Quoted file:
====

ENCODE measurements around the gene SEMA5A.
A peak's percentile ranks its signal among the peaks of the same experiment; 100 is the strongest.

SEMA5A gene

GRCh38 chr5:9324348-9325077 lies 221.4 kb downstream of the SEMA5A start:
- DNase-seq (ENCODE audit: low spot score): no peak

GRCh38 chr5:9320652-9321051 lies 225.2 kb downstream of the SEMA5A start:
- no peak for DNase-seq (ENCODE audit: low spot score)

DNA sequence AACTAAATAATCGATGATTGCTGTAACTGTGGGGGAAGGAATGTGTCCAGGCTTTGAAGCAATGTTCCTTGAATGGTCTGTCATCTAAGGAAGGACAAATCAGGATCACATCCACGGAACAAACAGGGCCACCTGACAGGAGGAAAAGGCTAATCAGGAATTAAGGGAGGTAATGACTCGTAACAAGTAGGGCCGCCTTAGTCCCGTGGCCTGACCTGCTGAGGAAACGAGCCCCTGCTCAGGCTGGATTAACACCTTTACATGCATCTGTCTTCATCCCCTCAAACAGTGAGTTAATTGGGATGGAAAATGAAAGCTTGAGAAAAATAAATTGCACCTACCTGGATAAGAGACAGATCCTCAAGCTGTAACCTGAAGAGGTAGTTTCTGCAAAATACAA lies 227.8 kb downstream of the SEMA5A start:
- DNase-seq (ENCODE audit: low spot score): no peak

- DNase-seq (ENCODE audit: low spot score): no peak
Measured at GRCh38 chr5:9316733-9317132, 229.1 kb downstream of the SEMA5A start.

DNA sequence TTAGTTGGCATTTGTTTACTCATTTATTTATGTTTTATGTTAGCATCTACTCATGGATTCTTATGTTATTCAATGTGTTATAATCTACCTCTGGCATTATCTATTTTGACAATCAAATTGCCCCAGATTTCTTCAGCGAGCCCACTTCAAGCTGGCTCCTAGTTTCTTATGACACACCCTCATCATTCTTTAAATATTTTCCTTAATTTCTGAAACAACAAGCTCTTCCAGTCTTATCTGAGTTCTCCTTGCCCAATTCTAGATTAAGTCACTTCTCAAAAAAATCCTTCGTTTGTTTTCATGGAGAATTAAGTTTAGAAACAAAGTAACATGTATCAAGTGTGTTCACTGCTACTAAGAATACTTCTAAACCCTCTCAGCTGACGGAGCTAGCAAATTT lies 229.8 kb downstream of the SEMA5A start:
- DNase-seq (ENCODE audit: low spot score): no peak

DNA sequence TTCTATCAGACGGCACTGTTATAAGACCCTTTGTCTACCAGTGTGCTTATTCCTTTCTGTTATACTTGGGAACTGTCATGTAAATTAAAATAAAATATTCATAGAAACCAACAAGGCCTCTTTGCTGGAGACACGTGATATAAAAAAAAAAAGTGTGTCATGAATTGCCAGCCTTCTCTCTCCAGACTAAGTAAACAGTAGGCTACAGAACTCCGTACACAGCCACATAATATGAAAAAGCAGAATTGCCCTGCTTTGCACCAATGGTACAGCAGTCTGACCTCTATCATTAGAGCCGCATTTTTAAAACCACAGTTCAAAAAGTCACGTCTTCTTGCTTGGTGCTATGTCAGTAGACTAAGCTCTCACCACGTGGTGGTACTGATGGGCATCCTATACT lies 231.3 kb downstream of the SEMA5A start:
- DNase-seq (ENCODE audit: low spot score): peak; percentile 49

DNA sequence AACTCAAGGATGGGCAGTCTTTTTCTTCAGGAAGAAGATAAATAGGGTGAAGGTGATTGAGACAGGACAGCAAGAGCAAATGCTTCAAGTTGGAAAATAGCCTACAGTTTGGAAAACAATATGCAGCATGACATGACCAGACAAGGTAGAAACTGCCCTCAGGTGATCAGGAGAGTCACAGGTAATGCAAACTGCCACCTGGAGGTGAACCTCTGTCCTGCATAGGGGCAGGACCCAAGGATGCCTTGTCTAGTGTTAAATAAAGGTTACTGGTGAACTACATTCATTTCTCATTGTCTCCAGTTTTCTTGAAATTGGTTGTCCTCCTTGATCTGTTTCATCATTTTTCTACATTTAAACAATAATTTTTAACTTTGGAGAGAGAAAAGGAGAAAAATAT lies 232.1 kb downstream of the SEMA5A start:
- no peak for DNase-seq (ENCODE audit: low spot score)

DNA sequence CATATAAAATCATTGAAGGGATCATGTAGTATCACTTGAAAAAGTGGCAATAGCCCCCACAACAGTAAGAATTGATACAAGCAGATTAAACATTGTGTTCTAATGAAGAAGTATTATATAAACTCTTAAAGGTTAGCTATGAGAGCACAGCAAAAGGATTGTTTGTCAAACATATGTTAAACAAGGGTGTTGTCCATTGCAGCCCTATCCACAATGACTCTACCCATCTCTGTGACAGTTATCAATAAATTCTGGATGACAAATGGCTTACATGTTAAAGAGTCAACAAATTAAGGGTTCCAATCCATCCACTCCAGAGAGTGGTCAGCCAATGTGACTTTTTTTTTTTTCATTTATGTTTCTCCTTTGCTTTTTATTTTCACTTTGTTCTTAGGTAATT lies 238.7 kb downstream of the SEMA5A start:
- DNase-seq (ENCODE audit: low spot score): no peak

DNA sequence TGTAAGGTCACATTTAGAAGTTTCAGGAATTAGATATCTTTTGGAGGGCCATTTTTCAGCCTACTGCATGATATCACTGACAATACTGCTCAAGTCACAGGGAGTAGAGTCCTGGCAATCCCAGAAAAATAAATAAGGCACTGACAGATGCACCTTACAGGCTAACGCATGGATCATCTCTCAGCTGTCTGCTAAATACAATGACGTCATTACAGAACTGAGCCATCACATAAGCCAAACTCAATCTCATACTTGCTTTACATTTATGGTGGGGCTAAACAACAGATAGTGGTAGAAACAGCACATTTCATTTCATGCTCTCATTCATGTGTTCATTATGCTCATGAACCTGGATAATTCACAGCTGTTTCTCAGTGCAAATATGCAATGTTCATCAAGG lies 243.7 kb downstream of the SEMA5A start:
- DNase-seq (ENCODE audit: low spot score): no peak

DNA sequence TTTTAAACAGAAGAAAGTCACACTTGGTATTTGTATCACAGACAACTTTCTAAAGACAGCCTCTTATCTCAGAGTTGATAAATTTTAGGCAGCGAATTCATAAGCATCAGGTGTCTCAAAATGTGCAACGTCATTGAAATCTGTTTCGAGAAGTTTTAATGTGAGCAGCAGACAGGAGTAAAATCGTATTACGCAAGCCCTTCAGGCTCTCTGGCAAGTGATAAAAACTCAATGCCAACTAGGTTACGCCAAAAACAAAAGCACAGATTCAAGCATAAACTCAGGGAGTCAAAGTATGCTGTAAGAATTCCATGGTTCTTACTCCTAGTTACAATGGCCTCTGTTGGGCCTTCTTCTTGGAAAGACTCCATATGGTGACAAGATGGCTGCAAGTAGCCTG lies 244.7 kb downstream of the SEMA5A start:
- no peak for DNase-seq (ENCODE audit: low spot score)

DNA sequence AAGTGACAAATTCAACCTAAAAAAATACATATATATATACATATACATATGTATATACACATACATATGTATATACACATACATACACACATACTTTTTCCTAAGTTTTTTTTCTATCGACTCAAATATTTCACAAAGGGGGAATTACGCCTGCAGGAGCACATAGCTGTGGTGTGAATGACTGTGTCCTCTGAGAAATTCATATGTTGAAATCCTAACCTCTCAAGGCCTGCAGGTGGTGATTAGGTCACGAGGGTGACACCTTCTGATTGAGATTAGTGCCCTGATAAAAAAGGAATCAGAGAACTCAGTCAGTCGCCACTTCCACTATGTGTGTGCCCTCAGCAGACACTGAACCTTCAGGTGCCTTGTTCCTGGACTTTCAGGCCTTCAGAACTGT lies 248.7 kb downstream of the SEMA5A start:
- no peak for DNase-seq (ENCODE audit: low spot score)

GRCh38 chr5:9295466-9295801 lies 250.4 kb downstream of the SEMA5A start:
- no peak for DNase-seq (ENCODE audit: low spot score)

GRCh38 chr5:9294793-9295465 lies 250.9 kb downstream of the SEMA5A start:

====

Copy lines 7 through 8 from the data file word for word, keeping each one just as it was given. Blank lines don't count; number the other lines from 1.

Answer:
- no peak for DNase-seq (ENCODE audit: low spot score)

DNA sequence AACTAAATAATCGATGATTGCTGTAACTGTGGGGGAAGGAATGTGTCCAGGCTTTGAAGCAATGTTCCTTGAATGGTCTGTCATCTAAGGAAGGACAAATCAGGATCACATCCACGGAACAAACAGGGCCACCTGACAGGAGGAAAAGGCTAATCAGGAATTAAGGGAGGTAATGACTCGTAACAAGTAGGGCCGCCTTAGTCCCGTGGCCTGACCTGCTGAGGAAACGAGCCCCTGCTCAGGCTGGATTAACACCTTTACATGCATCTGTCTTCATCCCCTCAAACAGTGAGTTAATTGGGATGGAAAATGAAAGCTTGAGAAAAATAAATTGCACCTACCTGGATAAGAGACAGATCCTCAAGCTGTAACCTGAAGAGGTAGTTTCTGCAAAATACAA lies 227.8 kb downstream of the SEMA5A start: